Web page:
Freshwater temperature trend in the intensively monitored watershed of the middle fork John Day River, Oregon
Kelly, Stefan M.
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Stream restoration is a rapidly developing field, and effectiveness monitoring is critical for informing restoration design and identifying adaptive management opportunities. Stream temperature is a driver of many ecological processes in aquatic environments and has been identified as a limiting factor for juvenile salmonids in many systems in the Pacific Northwest. Therefore, my study investigated temperature trends at 86 temperature monitoring locations in the Middle Fork John Day River, Oregon – a watershed which has been the subject of intense restoration efforts over the last 15 years. I performed trend analysis for the months of July, August, and September, using response metrics of total degree hours and degree hours above the temperature threshold causing stress to juvenile salmonids. These two metrics were examined using both unadjusted values and by adjusting values for annual variation in streamflow and air temperature. Many sites did not exhibit significant trends during the period of record. Results for unadjusted temperature metrics were dominated by tributary locations, had a relatively even distribution between increasing and decreasing trends, and decreasing trends were generally not located in restoration reaches. Flow and air temperature adjusted metrics were more evenly distributed between mainstem and tributary locations, were mostly decreasing, and a greater proportion of trends were located in restoration reaches. The relatively small number of significant trends compared to the number of tests performed indicates that the system is generally temperature-stable. Tributary systems dominate temperature metrics that are not adjusted for air temperature and stream flow, and may be more sensitive to external influences and annual variation of external drivers. Lastly, the temperature-mitigating effects of restoration tend to emerge after accounting for stream flow and air temperature, suggesting that restoration efforts currently have less influence over stream temperature than fluctuations in annual climate. Some of the benefits of restoration may take additional time to be realized and continued monitoring will be necessary to capture long-term effects. Historic trends in stream flow and air temperature, as well as projections of future climate conditions, suggest that restoration effectiveness will need to increase to outpace the influence of background climate effects.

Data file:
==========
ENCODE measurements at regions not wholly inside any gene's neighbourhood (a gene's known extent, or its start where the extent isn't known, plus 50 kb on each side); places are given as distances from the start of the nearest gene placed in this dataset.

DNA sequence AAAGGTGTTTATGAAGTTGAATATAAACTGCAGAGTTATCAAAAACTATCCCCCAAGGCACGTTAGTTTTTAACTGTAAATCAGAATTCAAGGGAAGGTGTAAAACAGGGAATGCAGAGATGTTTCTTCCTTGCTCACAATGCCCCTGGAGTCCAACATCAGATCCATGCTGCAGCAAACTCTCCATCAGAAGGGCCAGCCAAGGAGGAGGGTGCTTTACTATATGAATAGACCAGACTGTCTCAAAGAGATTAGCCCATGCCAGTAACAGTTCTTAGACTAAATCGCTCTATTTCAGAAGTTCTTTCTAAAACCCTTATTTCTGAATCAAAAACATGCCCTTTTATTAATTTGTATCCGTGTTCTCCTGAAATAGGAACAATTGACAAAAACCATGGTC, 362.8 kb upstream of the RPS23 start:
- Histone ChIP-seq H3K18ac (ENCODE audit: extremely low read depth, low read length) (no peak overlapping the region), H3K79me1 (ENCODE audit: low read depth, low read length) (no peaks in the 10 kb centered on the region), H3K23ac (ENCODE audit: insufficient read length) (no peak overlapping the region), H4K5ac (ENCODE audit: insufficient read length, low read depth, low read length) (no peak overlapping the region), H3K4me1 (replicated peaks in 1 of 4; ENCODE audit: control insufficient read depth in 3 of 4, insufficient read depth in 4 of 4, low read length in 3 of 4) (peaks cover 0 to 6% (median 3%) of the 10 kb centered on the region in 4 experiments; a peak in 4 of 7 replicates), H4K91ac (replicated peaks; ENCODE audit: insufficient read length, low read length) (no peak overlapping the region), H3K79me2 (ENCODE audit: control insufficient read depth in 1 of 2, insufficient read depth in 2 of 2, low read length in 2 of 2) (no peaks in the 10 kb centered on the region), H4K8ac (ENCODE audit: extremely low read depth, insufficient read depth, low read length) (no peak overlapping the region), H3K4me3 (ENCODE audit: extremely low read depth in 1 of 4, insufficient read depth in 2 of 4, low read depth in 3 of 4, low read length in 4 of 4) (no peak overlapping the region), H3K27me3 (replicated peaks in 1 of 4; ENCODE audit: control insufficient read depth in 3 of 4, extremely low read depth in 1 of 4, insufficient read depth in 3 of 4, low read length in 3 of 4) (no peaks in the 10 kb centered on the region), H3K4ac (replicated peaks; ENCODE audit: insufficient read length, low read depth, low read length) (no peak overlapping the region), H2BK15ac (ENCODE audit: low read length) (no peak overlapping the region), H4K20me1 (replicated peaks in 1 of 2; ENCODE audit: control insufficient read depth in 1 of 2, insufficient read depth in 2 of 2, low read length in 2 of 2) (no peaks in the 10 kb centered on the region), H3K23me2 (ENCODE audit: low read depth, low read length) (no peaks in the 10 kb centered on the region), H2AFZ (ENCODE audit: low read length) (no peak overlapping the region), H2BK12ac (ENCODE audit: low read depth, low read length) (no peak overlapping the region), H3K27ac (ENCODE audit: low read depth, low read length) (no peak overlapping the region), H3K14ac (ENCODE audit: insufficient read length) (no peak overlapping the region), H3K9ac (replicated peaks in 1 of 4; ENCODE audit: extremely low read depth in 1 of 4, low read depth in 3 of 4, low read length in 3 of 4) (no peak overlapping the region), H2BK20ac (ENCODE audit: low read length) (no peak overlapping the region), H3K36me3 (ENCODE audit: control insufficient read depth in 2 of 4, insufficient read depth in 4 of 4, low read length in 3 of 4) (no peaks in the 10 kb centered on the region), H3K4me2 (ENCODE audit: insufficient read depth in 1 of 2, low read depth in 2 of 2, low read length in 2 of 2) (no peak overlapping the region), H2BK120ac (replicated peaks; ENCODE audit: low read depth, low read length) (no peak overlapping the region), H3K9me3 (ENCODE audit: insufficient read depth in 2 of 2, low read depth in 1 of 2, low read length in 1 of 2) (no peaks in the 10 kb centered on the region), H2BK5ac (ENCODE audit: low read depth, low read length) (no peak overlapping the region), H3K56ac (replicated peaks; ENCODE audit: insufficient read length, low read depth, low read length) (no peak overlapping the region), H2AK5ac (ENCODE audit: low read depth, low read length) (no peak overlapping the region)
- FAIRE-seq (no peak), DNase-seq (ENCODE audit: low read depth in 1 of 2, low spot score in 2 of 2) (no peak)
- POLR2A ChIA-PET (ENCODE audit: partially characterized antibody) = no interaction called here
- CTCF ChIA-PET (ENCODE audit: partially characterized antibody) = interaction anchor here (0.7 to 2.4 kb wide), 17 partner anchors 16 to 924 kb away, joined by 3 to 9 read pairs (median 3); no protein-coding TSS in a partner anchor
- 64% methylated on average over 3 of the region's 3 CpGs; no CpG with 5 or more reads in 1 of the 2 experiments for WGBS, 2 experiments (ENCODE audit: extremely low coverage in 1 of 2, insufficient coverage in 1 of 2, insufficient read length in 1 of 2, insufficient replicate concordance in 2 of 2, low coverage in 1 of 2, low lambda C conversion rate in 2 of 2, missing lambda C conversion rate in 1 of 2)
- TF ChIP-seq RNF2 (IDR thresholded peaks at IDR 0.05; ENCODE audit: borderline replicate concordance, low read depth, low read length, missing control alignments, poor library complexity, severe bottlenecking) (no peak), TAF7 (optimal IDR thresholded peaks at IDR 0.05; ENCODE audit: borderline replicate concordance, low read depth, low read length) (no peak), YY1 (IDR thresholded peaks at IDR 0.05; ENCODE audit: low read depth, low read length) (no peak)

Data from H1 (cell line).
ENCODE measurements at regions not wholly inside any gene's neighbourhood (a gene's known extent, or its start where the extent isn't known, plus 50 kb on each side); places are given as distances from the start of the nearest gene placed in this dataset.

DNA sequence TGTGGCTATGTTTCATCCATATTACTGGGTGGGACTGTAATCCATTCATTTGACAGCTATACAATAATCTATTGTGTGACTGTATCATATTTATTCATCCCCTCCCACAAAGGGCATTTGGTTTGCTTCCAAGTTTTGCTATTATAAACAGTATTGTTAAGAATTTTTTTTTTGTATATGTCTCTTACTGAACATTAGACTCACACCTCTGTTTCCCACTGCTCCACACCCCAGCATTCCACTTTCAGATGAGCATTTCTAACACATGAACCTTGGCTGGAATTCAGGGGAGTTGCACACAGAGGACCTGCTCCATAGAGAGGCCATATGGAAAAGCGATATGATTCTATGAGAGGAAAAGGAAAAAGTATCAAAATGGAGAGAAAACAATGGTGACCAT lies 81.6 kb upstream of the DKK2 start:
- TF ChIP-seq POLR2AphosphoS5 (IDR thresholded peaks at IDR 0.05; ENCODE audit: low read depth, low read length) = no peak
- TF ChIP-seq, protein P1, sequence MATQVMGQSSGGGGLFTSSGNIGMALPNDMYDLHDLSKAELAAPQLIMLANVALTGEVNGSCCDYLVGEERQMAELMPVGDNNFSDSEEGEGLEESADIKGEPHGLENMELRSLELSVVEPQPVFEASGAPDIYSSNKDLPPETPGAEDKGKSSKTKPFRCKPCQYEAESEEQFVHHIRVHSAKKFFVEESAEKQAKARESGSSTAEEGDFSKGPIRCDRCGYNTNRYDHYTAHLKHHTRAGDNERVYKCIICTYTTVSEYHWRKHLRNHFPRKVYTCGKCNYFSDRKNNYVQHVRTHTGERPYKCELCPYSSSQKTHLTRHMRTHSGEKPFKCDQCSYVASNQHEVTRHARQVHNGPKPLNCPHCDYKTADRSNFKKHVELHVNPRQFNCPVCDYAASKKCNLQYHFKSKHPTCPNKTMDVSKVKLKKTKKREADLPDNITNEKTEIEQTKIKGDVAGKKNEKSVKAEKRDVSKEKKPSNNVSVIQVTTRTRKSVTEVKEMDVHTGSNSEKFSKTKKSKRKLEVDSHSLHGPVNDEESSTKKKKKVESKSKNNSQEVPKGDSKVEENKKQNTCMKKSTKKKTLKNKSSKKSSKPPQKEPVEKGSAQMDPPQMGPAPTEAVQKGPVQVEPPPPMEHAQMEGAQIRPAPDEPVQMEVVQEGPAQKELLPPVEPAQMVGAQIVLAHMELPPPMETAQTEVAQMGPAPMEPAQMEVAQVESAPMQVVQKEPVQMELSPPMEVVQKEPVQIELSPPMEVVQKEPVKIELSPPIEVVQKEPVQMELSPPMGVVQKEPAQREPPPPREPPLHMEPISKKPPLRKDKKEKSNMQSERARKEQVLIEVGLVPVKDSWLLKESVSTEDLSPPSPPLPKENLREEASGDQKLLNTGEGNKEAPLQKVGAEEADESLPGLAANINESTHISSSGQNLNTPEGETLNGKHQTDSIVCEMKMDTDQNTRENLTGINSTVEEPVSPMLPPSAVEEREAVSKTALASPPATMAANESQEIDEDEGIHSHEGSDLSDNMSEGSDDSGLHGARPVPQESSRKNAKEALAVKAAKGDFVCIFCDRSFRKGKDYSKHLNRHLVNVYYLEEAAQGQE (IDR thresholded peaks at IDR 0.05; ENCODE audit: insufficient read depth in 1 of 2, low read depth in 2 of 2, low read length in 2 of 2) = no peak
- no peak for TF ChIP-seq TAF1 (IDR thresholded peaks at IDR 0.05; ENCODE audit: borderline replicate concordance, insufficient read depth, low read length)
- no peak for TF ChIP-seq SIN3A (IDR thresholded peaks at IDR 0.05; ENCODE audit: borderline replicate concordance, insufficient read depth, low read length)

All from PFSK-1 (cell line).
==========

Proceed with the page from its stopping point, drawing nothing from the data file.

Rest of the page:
Kelly, Stefan. "Freshwater Temperature Trend in the Intensively Monitored Watershed of the Middle Fork John Day River, Oregon." Montana State University, 2022, pp. 1-59.